Shame, where is thy blush?

28 July 2009
Some historians deserve a box on the ear

Some historians deserve a box on the ear

If we were still lacking evidence that today’s ancient historians are not up to their tasks, the preface of Heckel/Tritle’s Alexander the Great. A New History offers just the proof we needed:

One of the strengths of this volume is that it includes contributions by scholars outside the English-speaking world.

This is overstepping the boundaries of acceptable behavior. Heckel and Tritle are of course right that a scholar ought to read articles written in foreign languages, and they are also right that this is no longer self-evident. But they should be making plans how to reach normalcy again, and implement those plans. Presenting as something special that a team of historians reaches the expected level, is the same as accepting lower standards. Claiming that it is a strength, is just insolent.

LacusCurtius, comments please

25 July 2009

Bill Thayer joins me in my invitation to offer comments and suggestions for his website, LacusCurtius. Are there texts you would like to see in a digital form? Articles from Smith’s Dictionary you think are useful? Translations you need from Daremberg & Saglio?

He is already working on Ammian, Athenaeus, Columella, Diodorus Siculus, Dionysius of Halicarnassus, Gellius, Plutarch’s Moralia, and Strabo, and several other texts. Texts that are already online elsewhere will get a low priority.

Note that Bill’s website is very broad: it also contains an interesting section on Umbria (the most beautiful part of his site, in my opinion) and a subsite on the history of the United States (new items being recorded pointed out here).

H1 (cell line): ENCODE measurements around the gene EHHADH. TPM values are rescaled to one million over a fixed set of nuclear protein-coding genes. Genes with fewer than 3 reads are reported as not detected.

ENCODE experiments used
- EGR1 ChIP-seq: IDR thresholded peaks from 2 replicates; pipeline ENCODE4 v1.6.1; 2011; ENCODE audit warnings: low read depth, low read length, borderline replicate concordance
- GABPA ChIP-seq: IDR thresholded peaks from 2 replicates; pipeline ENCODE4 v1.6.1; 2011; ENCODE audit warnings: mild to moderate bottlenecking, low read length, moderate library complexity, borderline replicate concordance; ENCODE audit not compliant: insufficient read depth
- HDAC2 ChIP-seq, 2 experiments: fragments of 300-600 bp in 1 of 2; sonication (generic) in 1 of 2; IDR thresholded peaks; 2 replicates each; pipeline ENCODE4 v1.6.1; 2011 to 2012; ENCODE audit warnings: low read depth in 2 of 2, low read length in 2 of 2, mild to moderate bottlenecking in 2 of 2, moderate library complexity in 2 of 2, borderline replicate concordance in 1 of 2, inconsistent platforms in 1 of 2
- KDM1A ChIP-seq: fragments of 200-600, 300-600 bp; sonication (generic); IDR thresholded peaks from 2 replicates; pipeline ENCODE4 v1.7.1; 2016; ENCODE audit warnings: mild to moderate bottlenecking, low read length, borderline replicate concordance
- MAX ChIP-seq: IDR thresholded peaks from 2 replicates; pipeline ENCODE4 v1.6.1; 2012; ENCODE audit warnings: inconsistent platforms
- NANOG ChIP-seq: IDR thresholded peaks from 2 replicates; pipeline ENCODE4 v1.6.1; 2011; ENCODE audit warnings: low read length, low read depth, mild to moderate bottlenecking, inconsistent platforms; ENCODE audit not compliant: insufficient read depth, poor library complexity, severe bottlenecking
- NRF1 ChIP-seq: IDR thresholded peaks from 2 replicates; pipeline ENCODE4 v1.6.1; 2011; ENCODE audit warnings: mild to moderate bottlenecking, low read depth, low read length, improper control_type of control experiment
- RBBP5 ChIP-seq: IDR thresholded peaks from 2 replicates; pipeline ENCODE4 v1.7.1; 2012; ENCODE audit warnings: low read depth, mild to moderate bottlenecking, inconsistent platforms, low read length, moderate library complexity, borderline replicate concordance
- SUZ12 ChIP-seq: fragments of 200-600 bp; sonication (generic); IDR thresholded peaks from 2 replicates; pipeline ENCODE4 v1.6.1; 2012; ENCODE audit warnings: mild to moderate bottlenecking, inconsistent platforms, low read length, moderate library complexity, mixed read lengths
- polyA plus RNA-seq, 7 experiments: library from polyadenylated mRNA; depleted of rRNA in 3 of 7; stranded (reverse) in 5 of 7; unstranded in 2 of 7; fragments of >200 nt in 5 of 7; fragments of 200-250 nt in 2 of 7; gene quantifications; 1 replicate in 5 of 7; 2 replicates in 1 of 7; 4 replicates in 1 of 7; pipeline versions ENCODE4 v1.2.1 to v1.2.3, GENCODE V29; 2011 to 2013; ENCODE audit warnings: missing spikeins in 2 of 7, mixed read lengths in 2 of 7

Three Turkish Towns

24 July 2009
Helios. Part of the decoration of the theater at Myra

Helios. Part of the decoration of the theater at Myra

The southwestern coasts of Turkey, the ancient landscapes of Caria, Lycia, and Pamphylia, are beautiful, and there are several equally beautiful ancient towns over there. Most worthwhile is Xanthus, where many monuments have been preserved but where you will not see many tourists. Myra has a nice theater and many intrigueing rock tombs; the main attraction, however, are the ancient port with its granaries and the basilica of Saint Nicholas. Both cities are worth visiting.

This cannot be said of Side, which is crowded by visitors. This may be a sign that the ruins are beautiful, but if this is really the case, that escaped my notice because I was usually too occupied with trying not to walk against other people. Still, we managed to make photos, which are now online; you don’t have to go there.

Also available: a small fact sheet on the Roman empress Plotina, wife of Trajan.

New Historical Atlas

23 July 2009

If a book supposed to cost 179 euro is sold for 225 euro, you may feel cheated. And if you immediately spot a very grave error, you’re in a bad mood. But the new Historischer Atlas der antiken Welt is too beautiful to complain for too long. It is also a very good book, and even 225 euro is not an unreasonable price.

Anne-Maria Wittke, Eckart Olshausen and Richard Szydlak have succeeded in making an atlas that will be with us for the next two or three decades. It is more than just a set of 184 full-color and 53 b/w maps. There’s always a helpful explanation on the opposite page, which has benefited from the Neue Pauly, the encyclopedia this atlas tries to supplement. Most maps are attractive and I was quite tempted to leaf through the book for an hour or two. I have not resisted this temptation, and soon forgot my initial disappointment. Although a couple of maps are loaded with too much information, most of them are quite clear. The use of colors on the following map is particularly illuminating: